Author + information
- Received September 28, 1996
- Revision received January 7, 1997
- Accepted January 28, 1997
- Published online May 1, 1997.
- Eric Van Belle, MDA,
- Fermin O Tio, MDB,
- Donghui Chen, MDA,
- Luc Maillard, MDA,
- Dongfen Chen, MDA,
- Marianne Kearney, BSA and
- Jeffrey M Isner, MD, FACCA,* ()
- ↵*Dr. Jeffrey M. Isner, St. Elizabeth’s Medical Center, 736 Cambridge Street, Boston, Massachusetts 02135.
Objectives. This study sought to test the hypothesis that direct gene transfer of an endothelial cell mitogen could passivate metallic stents by accelerating endothelialization of the prosthesis.
Background. Thrombosis and restenosis comprise the principal clinical manifestations of compromised biocompatibility of endovascular stents. Previous studies have demonstrated that endothelial recovery at sites of balloon injury is a critical determinant of consequent intimal thickening and mural thrombus. We therefore investigated the potential for an endothelial cell mitogen delivered as plasmid DNA to optimize stent biocompatibility.
Methods. Naked plasmid DNA encoding vascular endothelial growth factor (VEGF)/vascular permeability factor (VPF) (phVEGF165) was delivered locally using a hydrogel-coated balloon angioplasty catheter to 16 rabbit iliac arteries in which metallic stents had been placed at the site of balloon injury; the contralateral iliac artery of each rabbit was balloon injured and stented but not transfected.
Results. Stent endothelialization was accelerated by phVEGF165gene transfer (87.38 ± 5.06% vs. 33.13 ± 9.73% [mean ± SEM] of the planimetered stent surface in the treated vs. contralateral limb, p = 0.005). This was associated with a significant reduction in mural thrombus (3.7 ± 2.4% vs. 32.7 ± 9.7%, p = 0.01) at day 7 and intimal thickening (maximal intimal area 0.61 ± 0.09 vs. 1.44 ± 0.12 mm2, p < 0.0001) at day 28. No benefit was observed from pCMV-luciferase in 14 similarly instrumented control rabbits.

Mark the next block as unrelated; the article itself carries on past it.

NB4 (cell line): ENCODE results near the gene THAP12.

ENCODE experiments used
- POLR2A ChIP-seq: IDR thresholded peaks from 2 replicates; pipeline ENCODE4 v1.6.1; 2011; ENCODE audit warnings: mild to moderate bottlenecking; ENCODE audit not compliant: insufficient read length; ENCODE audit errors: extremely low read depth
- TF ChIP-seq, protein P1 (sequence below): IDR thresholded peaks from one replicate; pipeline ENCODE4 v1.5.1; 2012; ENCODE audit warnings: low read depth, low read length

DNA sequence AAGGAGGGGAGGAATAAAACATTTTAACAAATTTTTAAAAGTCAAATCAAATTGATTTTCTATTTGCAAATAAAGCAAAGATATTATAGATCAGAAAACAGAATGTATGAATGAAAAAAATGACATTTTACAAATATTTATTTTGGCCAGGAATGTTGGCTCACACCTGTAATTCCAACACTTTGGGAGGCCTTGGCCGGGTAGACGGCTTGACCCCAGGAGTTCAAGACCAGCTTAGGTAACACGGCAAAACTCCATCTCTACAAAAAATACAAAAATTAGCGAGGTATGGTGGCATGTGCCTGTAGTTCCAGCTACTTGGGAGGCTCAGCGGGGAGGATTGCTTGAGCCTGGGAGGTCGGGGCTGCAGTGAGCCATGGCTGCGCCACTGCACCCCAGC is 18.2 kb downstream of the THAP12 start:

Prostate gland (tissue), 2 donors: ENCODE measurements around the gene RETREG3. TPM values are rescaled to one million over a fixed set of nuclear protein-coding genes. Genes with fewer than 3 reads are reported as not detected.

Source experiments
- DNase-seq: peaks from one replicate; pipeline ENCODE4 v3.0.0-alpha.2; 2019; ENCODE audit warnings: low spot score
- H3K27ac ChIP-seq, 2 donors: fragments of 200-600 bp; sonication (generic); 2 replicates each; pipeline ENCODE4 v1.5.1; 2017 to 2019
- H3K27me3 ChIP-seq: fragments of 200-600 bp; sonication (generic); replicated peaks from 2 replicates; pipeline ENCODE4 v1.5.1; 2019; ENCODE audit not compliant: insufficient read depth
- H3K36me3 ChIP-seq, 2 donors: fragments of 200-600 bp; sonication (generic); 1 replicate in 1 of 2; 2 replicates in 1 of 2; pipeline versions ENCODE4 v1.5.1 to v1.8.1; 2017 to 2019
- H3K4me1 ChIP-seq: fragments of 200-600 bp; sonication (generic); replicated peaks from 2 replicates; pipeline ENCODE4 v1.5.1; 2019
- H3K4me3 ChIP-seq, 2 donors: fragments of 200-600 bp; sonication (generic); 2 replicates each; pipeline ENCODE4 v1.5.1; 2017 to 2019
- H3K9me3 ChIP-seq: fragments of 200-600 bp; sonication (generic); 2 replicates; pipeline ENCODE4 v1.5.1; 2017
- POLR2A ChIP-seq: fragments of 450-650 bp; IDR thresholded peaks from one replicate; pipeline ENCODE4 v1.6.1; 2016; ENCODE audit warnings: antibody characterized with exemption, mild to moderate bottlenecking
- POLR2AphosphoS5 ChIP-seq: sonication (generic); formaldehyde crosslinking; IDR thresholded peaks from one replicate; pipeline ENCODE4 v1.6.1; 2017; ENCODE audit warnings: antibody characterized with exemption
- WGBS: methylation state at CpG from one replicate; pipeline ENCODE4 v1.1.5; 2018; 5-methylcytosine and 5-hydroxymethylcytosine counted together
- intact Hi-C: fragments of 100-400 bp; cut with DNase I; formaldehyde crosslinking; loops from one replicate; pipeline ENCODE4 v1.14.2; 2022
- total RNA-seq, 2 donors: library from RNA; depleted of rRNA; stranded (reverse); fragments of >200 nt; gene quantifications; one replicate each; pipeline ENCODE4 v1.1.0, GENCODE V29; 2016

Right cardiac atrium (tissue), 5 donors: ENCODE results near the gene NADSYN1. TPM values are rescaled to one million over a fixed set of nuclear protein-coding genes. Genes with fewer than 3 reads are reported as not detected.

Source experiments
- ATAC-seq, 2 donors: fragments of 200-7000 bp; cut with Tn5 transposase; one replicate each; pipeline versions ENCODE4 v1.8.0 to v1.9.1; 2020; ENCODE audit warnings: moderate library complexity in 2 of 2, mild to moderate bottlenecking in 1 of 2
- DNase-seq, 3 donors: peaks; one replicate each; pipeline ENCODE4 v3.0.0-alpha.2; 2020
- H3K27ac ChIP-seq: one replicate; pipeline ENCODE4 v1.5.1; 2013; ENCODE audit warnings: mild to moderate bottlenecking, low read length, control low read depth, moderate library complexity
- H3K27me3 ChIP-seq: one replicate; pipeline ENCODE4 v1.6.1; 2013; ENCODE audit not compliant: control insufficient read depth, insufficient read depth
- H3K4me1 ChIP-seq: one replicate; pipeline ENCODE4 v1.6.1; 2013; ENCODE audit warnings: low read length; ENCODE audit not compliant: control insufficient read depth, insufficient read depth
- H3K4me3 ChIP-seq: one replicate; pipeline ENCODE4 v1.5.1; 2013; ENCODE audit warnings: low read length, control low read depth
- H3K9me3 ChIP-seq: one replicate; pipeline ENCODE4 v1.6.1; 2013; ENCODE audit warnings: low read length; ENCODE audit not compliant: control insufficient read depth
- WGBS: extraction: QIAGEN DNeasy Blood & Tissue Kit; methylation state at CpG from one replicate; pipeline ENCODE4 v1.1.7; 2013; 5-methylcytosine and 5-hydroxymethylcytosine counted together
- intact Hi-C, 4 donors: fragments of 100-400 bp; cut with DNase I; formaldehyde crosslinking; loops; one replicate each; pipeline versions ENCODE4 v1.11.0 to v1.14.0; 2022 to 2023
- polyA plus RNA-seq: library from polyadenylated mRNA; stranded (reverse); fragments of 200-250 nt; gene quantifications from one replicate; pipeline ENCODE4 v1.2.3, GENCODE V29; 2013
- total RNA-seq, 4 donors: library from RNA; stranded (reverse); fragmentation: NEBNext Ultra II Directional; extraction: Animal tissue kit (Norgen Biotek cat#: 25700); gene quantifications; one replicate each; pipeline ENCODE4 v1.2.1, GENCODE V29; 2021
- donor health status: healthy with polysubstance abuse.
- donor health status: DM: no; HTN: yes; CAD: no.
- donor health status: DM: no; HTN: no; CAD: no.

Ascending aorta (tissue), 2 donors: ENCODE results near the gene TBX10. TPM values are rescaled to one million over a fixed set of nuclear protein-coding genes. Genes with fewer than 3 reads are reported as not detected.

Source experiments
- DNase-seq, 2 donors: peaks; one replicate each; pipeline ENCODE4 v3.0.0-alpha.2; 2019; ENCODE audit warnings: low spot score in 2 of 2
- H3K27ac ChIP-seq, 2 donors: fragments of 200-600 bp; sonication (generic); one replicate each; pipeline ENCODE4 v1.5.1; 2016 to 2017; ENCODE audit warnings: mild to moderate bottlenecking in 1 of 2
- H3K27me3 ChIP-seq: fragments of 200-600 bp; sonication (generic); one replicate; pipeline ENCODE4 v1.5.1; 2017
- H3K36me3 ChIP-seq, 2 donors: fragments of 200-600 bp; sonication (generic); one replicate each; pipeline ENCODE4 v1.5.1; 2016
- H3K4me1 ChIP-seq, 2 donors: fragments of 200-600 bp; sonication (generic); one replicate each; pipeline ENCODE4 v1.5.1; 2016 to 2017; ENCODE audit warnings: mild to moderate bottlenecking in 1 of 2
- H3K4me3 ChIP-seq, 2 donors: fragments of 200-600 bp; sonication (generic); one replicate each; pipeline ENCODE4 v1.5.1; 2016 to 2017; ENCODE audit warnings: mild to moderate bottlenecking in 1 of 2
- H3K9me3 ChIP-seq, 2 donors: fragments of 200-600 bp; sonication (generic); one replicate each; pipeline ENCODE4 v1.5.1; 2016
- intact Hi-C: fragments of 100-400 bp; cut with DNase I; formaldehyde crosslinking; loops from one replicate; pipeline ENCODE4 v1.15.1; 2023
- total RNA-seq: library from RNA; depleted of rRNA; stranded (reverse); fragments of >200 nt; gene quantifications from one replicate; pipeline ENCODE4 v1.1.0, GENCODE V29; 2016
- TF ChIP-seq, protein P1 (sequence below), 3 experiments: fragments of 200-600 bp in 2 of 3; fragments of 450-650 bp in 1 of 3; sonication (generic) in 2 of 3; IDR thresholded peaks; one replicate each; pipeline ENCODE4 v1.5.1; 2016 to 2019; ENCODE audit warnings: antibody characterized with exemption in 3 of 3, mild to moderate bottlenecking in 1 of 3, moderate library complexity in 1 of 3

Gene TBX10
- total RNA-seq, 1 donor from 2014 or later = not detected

Conclusions. These findings indicate that arterial gene transfer of naked plasmid DNA encoding for an endothelial cell mitogen may successfully passivate endovascular stents by accelerating stent endothelialization, thereby reducing in-stent thombus and obstruction due to intimal thickening.
(J Am Coll Cardiol 1997;29:1371–9)
☆ This study was supported in part by Grants HL02824 and HL 53354 (Dr. Isner) from the National Heart, Lung, Blood Institute, National Institutes of Health, Bethesda, Maryland; the E. L. Weigand Foundation, Reno, Nevada; and the John and Cora Davis Foundation, Washington, D.C.
- Received September 28, 1996.
- Revision received January 7, 1997.
- Accepted January 28, 1997.
- The American College of Cardiology